Olivier Giroud has been a very divisive striker in recent years, mostly during his time at Arsenal and with the French national team.
For me, he’s been a player I’ve liked since his debut season at Arsenal even though his scoring record may not have been the best at the time. This summer has seen something very similar as despite not getting a shot on target in the World Cup, he was one of France’s most important players.
For many years, he’s been the favourite of Didier Deschamps, which has seen him become France’s 4th all-time top scorer tied on 31 goals with Zinedine Zidane. However, here’s what he brought to Les Bleus in Russia and how he matched Zidane for a World Cup winner’s medal also.
Coming to the end of his Arsenal career, to my disappointment, Giroud was mostly used as a super sub. In France’s World Cup opener against Australia, this was the same as Deschamps seemed to move away from the style that helped France to the Euro 2016 final and use pacier players in a 4-2-3-1.
However, as France struggled, Deschamps decided to revert to the more familiar style of play, bringing on Giroud late on.
In this instance, we saw one of Giroud’s strongest attributes come into play which was his link-up play. As you can see in my analysis of Paul Pogba, this lead to the goal that in turn got France off to a winning start this summer. Something that can’t be underestimated.
Following this cameo, Deschamps brought Giroud back into the starting line-up for the rest of the tournament which is when we saw France at their best.
For France to work effectively, Giroud had to be very selfless throughout the tournament despite playing to his strengths.
I’d say that in my time watching Arsenal, Giroud has one of the best touches of a football I’ve seen from any player and this was no different in Russia. What this allowed France to do was use Giroud to occupy opposition defenders high up the pitch, creating space in behind for either Griezmann or Mbappé to exploit. This also brought Paul Pogba into games who proved to be instrumental throughout the tournament.
This is an aspect of France’s game that was very apparent in Russia and helped then advance up the pitch quickly and effectively. This specific type of counter attack was also evident for Pogba’s goal in the final which followed a very similar pattern in terms of the passes played and spaces created. This is something that was only possible due to the great target man play from Giroud.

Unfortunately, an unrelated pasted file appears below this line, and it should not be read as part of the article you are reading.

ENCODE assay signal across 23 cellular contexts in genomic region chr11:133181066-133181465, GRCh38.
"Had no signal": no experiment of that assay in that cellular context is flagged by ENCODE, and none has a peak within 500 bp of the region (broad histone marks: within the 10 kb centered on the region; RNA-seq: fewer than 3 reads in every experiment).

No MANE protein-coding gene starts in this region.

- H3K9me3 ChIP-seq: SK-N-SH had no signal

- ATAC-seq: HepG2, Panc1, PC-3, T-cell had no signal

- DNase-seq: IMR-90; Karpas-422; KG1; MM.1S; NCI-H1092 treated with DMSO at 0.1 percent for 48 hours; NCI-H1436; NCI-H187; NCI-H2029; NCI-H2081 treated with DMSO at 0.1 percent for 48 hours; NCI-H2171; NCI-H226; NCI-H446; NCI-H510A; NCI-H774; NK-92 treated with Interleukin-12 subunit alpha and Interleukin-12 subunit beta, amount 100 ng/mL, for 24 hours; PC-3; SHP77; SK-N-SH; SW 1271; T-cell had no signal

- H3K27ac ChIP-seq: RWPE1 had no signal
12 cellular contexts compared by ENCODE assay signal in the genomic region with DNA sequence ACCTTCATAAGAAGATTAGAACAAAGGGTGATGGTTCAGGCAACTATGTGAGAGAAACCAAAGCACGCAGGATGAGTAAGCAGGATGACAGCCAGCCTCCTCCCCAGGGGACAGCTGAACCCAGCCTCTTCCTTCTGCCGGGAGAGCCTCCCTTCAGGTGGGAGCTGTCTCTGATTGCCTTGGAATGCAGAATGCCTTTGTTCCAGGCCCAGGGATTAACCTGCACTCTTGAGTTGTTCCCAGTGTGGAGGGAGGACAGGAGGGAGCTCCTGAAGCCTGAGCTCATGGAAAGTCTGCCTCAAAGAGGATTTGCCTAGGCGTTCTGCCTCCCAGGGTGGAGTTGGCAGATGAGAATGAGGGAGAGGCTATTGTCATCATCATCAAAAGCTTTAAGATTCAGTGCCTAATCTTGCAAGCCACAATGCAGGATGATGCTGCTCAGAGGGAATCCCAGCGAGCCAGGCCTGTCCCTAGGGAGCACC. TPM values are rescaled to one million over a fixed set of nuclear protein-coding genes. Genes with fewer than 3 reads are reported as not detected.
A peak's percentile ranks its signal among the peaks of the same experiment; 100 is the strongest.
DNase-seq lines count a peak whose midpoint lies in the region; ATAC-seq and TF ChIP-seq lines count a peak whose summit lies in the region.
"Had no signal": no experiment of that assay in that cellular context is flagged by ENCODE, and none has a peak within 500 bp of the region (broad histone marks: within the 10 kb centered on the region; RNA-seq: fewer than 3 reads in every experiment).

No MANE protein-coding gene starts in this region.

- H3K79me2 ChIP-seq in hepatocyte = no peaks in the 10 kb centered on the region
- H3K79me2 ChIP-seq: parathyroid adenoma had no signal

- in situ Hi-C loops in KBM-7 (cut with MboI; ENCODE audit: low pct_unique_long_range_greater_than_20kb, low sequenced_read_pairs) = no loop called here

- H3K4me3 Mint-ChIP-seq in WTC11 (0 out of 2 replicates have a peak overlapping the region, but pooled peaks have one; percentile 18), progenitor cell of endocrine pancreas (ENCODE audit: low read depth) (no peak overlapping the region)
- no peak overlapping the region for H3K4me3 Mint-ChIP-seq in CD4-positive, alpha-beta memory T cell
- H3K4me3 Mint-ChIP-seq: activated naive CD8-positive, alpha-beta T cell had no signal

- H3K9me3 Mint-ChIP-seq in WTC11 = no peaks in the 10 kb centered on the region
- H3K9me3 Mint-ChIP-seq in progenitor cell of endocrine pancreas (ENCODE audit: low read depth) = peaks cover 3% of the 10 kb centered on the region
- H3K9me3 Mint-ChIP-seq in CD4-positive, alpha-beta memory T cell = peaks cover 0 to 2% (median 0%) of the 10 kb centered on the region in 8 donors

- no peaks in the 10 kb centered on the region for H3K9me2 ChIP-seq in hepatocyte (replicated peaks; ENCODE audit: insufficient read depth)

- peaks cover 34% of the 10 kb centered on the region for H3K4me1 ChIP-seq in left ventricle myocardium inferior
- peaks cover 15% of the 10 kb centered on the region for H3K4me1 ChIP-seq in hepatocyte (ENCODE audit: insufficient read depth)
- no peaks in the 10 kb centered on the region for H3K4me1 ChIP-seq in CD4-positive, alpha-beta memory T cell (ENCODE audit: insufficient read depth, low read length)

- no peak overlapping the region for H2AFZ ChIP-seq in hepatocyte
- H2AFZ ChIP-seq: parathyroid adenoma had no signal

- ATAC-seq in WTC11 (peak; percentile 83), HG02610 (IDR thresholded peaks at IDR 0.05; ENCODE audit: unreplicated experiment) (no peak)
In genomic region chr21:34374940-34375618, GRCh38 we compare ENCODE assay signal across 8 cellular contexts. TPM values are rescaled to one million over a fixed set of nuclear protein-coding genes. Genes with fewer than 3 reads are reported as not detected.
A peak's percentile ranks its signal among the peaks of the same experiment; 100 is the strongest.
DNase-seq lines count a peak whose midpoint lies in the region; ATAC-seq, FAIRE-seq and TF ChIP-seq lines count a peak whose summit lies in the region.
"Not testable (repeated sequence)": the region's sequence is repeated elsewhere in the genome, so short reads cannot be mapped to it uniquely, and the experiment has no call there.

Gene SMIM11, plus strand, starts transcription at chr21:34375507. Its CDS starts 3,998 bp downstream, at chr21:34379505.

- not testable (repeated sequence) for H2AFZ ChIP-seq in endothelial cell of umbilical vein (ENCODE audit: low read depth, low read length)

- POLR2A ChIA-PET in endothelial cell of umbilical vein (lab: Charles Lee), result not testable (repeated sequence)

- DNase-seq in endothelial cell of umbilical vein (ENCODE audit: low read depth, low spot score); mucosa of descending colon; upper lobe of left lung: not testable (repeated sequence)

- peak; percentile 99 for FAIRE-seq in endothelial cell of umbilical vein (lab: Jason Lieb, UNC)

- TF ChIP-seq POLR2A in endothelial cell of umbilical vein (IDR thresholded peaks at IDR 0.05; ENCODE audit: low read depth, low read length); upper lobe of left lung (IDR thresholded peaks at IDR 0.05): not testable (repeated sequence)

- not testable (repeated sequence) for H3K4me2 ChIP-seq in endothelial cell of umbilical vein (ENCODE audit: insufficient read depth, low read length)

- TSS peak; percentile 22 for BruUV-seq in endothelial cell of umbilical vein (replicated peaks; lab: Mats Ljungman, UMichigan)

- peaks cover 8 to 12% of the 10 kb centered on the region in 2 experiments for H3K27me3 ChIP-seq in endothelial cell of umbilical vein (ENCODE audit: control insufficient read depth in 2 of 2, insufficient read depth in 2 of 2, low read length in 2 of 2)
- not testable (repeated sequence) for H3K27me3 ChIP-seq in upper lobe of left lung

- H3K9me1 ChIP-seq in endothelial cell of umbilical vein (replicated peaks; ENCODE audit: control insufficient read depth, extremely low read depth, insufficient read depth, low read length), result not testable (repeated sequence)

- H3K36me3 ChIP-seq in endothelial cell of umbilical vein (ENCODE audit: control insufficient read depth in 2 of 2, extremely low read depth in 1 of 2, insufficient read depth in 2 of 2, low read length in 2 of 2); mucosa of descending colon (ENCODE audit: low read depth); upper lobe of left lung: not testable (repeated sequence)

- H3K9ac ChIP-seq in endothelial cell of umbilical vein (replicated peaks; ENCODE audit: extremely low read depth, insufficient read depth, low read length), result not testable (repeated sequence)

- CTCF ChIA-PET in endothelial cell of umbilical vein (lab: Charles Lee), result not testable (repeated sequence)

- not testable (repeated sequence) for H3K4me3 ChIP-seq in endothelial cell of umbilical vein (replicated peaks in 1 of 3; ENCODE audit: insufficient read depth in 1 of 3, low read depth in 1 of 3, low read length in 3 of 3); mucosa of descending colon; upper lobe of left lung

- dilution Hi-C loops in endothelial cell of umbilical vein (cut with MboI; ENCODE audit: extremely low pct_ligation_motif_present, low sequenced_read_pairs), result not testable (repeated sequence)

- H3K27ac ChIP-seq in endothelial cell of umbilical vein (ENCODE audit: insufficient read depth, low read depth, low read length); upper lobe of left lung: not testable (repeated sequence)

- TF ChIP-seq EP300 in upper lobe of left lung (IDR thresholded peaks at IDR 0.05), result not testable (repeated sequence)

The French team were exactly that, a team, as everyone seemed to know exactly what to do and when to do it. Throughout the tournament, we could see that Griezmann and Mbappé were France’s main attacking threats but that also came from Giroud’s sacrifices.
Knowing the strengths of his side, once in the knockout stages, Deschamps had his side working like a well-oiled machine and here is how Giroud helped when France were without possession.
This was also an aspect of Giroud game that was vitally important to France winning the World Cup as he continued this in every knockout game, especially in the semi-finals and the final itself.
As well as his pressing leading to France’s two-goal cushion against Uruguay, this helped stop various attacks at the source. We saw this against Belgium as he dropped in time and again and against Croatia where more often than not he pressed their centre-backs higher up the pitch instead.
All in all, in order to succeed this summer, France needed a number of different tools to work efficiently. For Giroud, he was a vital tool in being the first link in a chain reaction that allowed Pogba, Griezmann and Mbappé to go and express themselves.
So, despite the now-Chelsea striker failing to get a shot on target, his role in this World Cup winning side shouldn’t be overlooked or forgotten.